Manufactured Home Living: The Odd Contempt

Let’s face it, we’ve all at some point made fun or heard someone make fun of Mobile and Manufactured Homes. Heck I’ve even name called Mobile Homes before I started selling them. We’ve all heard the slang “Trailer Park Trash”, “Tornado Bait”, “Tractor Trailer,” and so on.

Growing up, I automatically equated Manufactured Home Living as being for lower class misfits and trouble makers, that may or may not visit OZ now and then. With such negative connotations surrounding Manufactured Homes, it’s easy to see how the industry gets a bad rap.

“People see what they want to see and what people want to see isn’t always the truth.”

Roberto Bolano

Where did the Manufactured Home Living Stigma come from?

The mere mention of the words ‘Mobile Home’ is often followed by a condescending smirk, along with a deer-in-the-headlights look, a nod, a smile and a patronizing “That’s nice” or “Oh…wow.” And even on rare occasions we’ve witnessed flat out contempt at the very idea of the topic.

In a previous blog I wrote “4 Truths About ‘Trailer Park’ Living” I examined four of the biggest misconceptions about Manufactured and Mobile Home Living. I will touch a couple of those points in this blog, but for a more in depth explanation, I recommend reading that as well.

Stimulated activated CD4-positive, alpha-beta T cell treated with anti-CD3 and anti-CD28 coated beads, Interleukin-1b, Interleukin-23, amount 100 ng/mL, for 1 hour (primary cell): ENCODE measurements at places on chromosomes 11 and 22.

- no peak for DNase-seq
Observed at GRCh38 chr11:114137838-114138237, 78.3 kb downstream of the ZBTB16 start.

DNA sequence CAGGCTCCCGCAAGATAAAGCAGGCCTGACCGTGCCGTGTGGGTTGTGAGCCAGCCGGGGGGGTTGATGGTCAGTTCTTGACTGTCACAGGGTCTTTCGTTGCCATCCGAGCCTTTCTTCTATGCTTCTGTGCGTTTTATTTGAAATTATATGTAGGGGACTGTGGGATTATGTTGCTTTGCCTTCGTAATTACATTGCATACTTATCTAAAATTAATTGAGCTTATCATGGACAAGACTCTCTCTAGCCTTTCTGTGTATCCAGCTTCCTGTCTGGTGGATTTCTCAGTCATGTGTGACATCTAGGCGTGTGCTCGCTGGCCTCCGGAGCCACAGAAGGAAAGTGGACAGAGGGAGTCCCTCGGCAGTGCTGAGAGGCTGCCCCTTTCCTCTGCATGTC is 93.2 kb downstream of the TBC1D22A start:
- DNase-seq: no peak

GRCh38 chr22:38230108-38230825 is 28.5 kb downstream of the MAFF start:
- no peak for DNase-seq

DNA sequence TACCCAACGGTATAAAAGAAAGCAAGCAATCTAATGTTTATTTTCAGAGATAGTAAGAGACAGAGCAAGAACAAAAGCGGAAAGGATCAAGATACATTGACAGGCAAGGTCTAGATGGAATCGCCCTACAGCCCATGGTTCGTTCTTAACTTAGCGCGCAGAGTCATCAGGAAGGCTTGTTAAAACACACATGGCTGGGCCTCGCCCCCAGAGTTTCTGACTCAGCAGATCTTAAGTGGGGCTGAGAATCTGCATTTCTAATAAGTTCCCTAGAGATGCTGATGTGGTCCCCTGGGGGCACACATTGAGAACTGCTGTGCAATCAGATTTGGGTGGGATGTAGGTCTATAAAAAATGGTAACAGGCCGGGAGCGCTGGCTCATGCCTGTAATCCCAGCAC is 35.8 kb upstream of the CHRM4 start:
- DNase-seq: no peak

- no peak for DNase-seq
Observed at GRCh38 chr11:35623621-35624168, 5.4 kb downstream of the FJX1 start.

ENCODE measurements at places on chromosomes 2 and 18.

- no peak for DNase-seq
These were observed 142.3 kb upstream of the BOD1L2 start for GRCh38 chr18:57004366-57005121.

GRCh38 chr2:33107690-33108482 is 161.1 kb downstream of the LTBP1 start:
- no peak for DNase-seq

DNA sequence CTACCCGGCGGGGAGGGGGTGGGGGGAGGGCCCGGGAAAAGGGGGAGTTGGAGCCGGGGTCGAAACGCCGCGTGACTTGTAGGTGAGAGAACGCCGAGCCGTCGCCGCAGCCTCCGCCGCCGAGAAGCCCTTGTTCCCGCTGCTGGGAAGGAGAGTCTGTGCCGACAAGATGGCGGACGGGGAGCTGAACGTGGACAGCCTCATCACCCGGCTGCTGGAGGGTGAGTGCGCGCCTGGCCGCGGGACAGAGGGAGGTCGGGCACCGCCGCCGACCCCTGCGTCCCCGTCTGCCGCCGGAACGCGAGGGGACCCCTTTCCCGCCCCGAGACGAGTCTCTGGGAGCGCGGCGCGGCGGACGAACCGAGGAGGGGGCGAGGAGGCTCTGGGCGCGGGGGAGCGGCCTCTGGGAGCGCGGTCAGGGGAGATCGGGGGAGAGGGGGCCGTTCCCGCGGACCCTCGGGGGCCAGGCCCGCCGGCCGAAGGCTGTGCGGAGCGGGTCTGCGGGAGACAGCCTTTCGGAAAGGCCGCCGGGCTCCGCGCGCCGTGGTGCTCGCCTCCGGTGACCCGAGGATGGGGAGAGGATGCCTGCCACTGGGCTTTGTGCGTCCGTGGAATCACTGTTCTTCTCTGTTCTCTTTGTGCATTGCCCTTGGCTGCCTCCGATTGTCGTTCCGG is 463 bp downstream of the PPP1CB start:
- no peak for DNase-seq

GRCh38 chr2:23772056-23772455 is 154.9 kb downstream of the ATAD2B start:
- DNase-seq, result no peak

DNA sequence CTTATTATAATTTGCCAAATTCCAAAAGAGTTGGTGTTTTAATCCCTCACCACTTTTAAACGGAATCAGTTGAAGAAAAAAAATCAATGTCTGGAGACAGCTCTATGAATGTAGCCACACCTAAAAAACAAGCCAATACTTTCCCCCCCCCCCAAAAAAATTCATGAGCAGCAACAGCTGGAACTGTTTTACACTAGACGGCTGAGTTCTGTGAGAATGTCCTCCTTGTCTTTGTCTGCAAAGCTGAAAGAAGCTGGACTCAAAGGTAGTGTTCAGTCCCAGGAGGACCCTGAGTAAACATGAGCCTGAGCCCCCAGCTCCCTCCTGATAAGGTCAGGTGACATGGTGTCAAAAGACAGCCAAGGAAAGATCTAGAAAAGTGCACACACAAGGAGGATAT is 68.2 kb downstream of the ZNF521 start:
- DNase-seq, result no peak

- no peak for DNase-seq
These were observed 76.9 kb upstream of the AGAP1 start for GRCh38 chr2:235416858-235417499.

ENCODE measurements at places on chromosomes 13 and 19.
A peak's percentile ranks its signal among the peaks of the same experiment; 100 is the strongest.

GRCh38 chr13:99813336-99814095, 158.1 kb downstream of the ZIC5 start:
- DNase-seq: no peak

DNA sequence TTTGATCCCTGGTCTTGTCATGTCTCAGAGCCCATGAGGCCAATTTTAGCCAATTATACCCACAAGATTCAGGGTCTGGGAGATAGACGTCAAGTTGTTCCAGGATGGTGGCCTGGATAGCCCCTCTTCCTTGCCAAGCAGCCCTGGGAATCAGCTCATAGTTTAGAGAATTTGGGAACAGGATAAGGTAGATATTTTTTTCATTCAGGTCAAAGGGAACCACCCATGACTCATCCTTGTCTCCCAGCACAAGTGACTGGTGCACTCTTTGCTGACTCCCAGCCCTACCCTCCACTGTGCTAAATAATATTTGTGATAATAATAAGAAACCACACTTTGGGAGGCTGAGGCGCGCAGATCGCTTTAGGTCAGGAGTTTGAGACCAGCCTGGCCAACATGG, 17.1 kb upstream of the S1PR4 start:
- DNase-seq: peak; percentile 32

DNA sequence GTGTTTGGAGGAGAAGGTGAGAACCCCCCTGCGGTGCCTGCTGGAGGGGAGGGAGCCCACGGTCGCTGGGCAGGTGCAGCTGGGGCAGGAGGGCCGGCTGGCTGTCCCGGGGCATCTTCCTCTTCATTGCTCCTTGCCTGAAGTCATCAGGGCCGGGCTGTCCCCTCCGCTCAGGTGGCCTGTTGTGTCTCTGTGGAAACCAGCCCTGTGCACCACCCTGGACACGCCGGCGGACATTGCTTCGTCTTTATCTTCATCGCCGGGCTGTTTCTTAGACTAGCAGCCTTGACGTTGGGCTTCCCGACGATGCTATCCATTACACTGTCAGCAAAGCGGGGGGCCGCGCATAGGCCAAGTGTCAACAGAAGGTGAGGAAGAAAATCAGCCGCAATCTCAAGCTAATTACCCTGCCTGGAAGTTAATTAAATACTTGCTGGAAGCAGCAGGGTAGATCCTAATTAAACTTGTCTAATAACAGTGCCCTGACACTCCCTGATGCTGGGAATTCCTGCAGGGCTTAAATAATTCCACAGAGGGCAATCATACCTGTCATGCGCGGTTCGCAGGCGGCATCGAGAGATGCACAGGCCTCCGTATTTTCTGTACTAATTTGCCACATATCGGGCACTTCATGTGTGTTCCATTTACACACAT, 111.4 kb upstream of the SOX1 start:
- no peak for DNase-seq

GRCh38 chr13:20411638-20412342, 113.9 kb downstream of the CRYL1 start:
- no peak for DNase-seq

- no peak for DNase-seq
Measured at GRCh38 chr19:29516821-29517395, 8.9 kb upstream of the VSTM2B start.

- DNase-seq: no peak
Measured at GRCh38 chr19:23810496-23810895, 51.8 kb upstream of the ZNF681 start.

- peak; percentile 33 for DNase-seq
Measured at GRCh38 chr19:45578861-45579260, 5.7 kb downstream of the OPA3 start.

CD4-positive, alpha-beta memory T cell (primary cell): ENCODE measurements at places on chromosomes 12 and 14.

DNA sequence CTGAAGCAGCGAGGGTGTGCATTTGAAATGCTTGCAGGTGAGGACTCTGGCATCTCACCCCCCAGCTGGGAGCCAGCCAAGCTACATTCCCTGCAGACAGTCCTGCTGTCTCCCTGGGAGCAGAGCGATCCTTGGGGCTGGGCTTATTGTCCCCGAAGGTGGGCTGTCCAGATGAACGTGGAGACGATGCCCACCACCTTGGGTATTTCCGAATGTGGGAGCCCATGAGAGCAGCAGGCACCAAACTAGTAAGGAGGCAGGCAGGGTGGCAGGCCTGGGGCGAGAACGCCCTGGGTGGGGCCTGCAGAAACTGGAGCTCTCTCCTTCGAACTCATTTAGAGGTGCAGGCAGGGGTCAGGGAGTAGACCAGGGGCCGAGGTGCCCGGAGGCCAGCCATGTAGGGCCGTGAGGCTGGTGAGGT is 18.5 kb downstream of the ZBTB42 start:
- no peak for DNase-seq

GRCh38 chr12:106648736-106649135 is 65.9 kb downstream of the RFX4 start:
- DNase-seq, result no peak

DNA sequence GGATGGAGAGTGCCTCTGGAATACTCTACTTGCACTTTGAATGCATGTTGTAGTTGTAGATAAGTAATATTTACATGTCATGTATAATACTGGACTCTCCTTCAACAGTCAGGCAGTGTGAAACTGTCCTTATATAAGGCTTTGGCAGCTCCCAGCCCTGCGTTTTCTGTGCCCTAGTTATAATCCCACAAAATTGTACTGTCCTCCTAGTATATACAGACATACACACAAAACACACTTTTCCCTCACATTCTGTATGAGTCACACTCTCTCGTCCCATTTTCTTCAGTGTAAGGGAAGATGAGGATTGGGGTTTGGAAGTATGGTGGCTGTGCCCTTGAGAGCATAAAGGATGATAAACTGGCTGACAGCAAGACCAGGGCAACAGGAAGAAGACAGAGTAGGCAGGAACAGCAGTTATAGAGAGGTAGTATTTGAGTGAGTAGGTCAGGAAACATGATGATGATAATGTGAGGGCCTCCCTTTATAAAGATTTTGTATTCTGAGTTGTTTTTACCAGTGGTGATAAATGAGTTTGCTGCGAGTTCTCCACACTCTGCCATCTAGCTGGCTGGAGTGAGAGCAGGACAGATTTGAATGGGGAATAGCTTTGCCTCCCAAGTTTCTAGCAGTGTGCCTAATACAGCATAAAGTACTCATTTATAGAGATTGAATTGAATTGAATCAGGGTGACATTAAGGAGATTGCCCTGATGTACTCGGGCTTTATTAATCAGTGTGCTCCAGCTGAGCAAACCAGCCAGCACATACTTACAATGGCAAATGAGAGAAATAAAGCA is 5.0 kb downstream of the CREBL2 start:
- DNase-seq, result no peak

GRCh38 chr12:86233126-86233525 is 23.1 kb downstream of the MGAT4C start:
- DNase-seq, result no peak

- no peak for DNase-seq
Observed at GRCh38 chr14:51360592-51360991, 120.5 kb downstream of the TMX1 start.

I came across this video in which someone asked about Manufactured Homes. While I was watching the conversation, something Mr. Ramsey said made my eyebrows raise. He commented on how growing up he always referred to Manufactured and Mobile Homes as “trailers” and that some are just “cars you sleep in.”

Now, after close to a decade of selling, buying and listing Manufactured Homes, we’ve gotten quite used to those reactions and remarks. And to be fair, most folks are is surprisingly uninformed on this topic and are strictly looking at it through the Real Estate Investing lens and not really delving into the Manufactured and Mobile Home community and industry.

Now, I’m not licensed to get into the psychology of the feelings people have on this topic.

I am however licensed (in both Oregon and Washington) to get into the homes in which causes these particular reactions. So, if you’re one who feels that Manufactured and Mobile Homes are simply ‘cars you sleep in’, plop down on my couch, while I get out my pen and pad. while we try to find the root of the issue, together.

How we perceive success?

One time or another we’ve asked ourselves “What is Success?” For some the existential and internal journey that one goes through in order to become they best possible version of who they are is the measurement of success. The ugly truth is that for many, success is measured on the stuff we own and how much of it we have.

The perception of living in a “Trailer” does more damage to our ego than most want to admit. I’ve had real conversations with people who would prefer to throw money away paying rent on an overpriced 3 bedroom 2 bath apartment or home rather than stoop down to living in a Mobile Home.

This perception problem is probably one of the biggest hurdles we have had to overcome when talking about Mobile Homes and Manufactured Home Living. Both with others and with ourselves as business owners.

“Trailers” just aren’t the same as a “Real” Home.